We recently posted an update detailing the 4.3% rise in AbbVie’s first-quarter profits. One year ago, the pharmaceutical giant posted profits of $980 million for the first three months of 2014. That, apparently, wasn’t enough. The first three months of 2015 saw profits of $1.02 billion for the Androgel manufacturer.
Profit is not a bad thing. Profit is how bills are paid, families are fed, and companies are motivated to do bigger and better things. In our society, profit is what makes our economic world go around.
But when profits are achieved through ill-gotten means, as a society it is our responsibility to take those to task who have done wrong. You are entitled to make money. You are even entitled to make unfathomable amounts of money if that is what you are capable of. But, you are not entitled to hurt others in the process.
A jury in St. Louis made that abundantly clear last month when they awarded a $15 million verdict to a 12-year old girl who suffered severe birth defects as a result of her mother’s prenatal use of Depakote; an anti-epileptic medication.
Epilepsy can be a debilitating illness. Seizures can come at any time and the resulting convulsions can cause serious injury to the patient. Epileptics should be able to take advantage of all available measures to prevent the onset of these seizures and have the best chance at leading a normal, seizure-free life.
Depakote was marketed as an option to do just that. Unfortunately, the manufacturer severely downplayed the risks involved in taking the drug.
Though the company named in the suit is Abbott, AbbVie is the corporation ultimately responsible for the drug and the financial implications of the lawsuit. Why? Because AbbVie is the result of Abbott shedding the part of their business that deals with brand-name drugs and creating a new company. As part of the agreement and the formation of that new company, AbbVie inherited all of the liability for Abbott’s drugs made prior to AbbVie’s creation.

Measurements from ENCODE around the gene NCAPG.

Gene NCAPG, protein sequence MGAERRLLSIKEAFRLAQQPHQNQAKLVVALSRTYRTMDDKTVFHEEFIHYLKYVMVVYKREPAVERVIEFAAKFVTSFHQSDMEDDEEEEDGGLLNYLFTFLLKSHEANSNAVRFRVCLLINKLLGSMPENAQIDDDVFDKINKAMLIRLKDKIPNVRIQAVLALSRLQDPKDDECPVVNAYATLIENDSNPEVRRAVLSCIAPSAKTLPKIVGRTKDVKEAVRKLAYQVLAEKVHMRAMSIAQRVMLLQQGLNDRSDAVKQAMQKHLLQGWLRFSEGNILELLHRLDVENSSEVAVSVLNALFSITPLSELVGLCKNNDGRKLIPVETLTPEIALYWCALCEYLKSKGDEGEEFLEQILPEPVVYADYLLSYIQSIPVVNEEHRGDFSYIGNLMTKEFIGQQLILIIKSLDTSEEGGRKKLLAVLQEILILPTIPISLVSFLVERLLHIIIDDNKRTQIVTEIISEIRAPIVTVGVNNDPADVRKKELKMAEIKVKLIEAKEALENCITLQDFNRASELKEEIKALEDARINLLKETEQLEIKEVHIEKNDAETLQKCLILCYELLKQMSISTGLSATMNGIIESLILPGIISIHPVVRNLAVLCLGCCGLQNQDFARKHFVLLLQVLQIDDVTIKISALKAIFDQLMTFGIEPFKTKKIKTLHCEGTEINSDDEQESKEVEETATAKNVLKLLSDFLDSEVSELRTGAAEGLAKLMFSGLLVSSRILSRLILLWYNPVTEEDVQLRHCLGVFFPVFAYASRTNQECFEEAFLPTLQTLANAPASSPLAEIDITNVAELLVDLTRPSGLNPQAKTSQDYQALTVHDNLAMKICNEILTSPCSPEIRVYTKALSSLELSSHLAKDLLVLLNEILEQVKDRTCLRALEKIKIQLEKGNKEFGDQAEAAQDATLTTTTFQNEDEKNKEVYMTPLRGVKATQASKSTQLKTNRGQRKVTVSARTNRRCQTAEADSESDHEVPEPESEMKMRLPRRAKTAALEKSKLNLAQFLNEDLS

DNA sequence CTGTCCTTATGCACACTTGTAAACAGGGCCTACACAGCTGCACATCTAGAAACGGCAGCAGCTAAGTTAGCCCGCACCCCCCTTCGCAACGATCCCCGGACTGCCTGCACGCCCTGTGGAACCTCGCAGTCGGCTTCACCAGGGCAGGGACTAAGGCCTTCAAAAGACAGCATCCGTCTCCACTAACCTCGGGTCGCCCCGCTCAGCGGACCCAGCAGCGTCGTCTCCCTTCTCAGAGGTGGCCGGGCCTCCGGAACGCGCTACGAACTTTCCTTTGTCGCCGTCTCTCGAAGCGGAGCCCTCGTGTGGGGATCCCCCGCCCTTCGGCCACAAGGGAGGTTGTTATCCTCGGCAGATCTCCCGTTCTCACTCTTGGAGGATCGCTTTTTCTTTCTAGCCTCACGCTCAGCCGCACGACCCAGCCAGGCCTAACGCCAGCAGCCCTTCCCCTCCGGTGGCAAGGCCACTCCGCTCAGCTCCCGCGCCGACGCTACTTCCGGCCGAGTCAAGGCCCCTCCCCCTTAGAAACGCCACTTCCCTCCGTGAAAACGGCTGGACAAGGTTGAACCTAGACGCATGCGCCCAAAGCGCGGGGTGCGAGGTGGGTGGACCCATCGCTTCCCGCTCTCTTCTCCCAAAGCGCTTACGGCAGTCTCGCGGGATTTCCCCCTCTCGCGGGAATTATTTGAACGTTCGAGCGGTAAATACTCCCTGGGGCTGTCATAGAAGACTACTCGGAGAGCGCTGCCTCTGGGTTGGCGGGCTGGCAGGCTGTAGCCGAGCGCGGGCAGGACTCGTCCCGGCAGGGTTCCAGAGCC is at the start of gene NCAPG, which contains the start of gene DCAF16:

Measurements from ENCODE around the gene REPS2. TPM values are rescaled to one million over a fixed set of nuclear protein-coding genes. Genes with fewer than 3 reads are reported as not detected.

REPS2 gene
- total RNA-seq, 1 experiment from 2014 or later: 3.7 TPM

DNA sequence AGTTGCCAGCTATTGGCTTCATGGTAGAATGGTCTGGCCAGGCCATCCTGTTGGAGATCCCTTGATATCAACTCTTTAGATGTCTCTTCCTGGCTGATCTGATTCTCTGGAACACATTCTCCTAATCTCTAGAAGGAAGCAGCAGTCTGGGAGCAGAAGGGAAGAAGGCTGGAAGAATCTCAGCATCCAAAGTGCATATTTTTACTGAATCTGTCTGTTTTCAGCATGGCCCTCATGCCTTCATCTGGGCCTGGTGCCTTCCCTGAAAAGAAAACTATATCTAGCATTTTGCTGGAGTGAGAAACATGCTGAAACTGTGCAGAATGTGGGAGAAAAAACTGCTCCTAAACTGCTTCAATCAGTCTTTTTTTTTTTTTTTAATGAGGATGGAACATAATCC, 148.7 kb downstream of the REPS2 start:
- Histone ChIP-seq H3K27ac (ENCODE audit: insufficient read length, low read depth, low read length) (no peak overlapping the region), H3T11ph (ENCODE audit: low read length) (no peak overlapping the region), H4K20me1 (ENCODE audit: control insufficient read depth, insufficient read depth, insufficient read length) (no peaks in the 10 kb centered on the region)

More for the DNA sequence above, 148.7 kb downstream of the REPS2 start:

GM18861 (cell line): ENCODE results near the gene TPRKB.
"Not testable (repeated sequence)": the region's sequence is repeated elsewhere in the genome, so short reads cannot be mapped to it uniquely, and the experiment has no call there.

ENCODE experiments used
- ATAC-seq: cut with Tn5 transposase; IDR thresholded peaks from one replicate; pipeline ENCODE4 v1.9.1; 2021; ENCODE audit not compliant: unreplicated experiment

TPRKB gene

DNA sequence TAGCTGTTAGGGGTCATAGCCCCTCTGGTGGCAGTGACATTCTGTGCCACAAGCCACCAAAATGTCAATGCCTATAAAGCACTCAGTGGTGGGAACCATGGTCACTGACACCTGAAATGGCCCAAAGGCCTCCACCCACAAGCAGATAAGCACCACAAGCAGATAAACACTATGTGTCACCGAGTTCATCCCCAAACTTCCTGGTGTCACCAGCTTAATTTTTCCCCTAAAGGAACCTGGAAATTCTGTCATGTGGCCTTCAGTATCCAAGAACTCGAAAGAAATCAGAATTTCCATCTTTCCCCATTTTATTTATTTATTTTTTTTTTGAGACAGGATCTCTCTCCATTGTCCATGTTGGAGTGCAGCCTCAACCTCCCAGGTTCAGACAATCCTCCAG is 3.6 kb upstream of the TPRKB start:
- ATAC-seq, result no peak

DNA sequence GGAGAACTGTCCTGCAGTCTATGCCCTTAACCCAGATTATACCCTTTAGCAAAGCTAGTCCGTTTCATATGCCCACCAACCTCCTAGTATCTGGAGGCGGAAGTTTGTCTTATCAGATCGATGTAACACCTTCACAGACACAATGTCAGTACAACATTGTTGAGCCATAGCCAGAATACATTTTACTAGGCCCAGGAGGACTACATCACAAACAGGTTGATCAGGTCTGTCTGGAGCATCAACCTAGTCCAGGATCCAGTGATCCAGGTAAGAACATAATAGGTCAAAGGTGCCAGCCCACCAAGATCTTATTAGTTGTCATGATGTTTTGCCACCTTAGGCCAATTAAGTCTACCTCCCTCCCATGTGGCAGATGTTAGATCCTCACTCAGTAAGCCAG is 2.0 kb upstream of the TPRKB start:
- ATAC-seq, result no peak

What is Abbott Accused of?
As stated in the lawsuit, “Abbott steadfastly refused to communicate the true nature and extent of the risk in its product labeling and warnings to physicians and consumers.”
One of those risks was the possibility of birth defects caused by taking Depakote while pregnant. It took a jury just 3 days to determine that Depakote was responsible for the severe birth defects, including spina bifida, that will plague 12-year old Maddison Schmidt for the rest of her life.
It took until 2013 – years after Depakote was approved – for the FDA to issue a warning about drugs based on valproate sodium, a key Depakote component. While not mentioning severe birth defects like spina bifida, the warning stated that children born to pregnant women taking valproate sodium could suffer from decreased IQ scores and that the drugs should only be considered if no other viable alternatives exist.
Profits Over Public Safety
One billion dollars of profit over 3 months averages out to just over $11.1 million per day. At that pace it will take a little over a day for AbbVie to recoup the money it will pay out for causing a lifetime of suffering for one Minnesota 12-year old. But Maddison wasn’t the only child injured as a result of one company’s refusal to protect her. She was one of 24 plaintiffs named in her lawsuit; 24 children suffering from birth defects who might not be, had AbbVie told the patients and physicians looking for an answer to epilepsy that their drug might not be the right choice for them under their circumstances.
Instead, the manufacturer shows a history of alleged failures to inform the general public and medical community of the true dangers present in the medications they bring to market. With FDA oversight proving to be seemingly less and less effective, one has to wonder who is left to protect us from dangerous and inadequately investigated medications.